FILE PHOTO: An Iranian cleric stands in front of a mural of an American hostage on the wall of the former U.S. embassy in Tehran. REUTERS./

 – Iran may free five detained U.S. citizens as part of a deal under which $6 billion in Iranian funds in South Korea would be unfrozen and has moved four of them from jail to house arrest.

Following are the prisoners in Iran who will be moved to house arrest :


Siamak Namazi, a businessman in his early 50s with dual U.S.-Iranian citizenship, was detained in 2015 by the Revolutionary Guards while visiting his family in Tehran. Months later his ailing father, Baquer, was detained after returning to Iran to visit his jailed son. They were both sentenced in 2016 to 10 years in prison for spying and cooperating with the U.S. government.

A former Iranian provincial governor and former UNICEF official who also has dual citizenship, Baquer Namazi was put under house arrest in 2018 on medical grounds and left Iran in 2022 for medical treatment.


In 2017 Sharghi and his wife moved to Iran from the United States. The Iranian-American businessman was first arrested in 2018 when working for “Saravan Holding” tech investment company. He was released on bail after eight months and a Revolutionary Court cleared him of spying and security-related charges, but his travel ban remained.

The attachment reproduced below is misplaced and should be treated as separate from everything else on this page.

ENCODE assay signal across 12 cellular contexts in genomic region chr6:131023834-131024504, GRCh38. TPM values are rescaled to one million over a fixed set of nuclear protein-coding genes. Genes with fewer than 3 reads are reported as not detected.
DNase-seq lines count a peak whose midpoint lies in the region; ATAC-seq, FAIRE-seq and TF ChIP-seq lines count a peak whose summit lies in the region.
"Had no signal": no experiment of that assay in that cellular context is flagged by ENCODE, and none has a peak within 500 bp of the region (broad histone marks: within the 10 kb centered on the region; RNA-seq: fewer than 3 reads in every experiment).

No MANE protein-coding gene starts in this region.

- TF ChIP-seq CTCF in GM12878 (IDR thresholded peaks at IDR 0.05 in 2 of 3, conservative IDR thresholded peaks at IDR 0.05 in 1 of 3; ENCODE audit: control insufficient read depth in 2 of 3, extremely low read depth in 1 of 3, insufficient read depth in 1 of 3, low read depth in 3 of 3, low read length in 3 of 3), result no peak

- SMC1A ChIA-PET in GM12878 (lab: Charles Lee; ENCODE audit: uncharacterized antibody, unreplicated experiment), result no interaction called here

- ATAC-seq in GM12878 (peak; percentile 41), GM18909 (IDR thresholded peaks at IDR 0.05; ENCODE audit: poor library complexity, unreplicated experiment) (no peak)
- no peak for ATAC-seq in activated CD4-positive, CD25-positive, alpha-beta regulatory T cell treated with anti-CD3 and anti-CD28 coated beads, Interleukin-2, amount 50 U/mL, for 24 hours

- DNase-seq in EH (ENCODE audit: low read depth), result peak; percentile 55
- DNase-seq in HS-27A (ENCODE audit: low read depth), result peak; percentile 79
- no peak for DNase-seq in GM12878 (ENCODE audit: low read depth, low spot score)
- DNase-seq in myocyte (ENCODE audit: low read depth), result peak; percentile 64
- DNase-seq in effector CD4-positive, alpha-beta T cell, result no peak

On Nov. 2020 he was summoned by another Revolutionary Court which sentenced him to 10 years in jail for espionage. He was not initially imprisoned but Iranian media reported he was arrested as he tried to flee Iran in Jan. 2021.


An Iranian-American environmentalist, who also holds British citizenship, Tahbaz was arrested in 2018. He was sentenced to 10 years in prison in 2019 for “assembly and collusion against Iran‘s national security” and “contacts with U.S. enemy government … for the purpose of spying”.

The fourth and fifth prisoners were not identified.


Under the deal, five Iranians jailed in the United States will be released. For years, Iran has demanded the release of dozen Iranians in the United States, including seven Iranian-American dual nationals, two Iranians with permanent U.S. residency and four Iranian citizens with no legal status in the United States.

Most of them have been sentenced to jail for “violating U.S. sanctions against Iran“.

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(Writing by Parisa Hafezi; Editing by Angus MacSwan)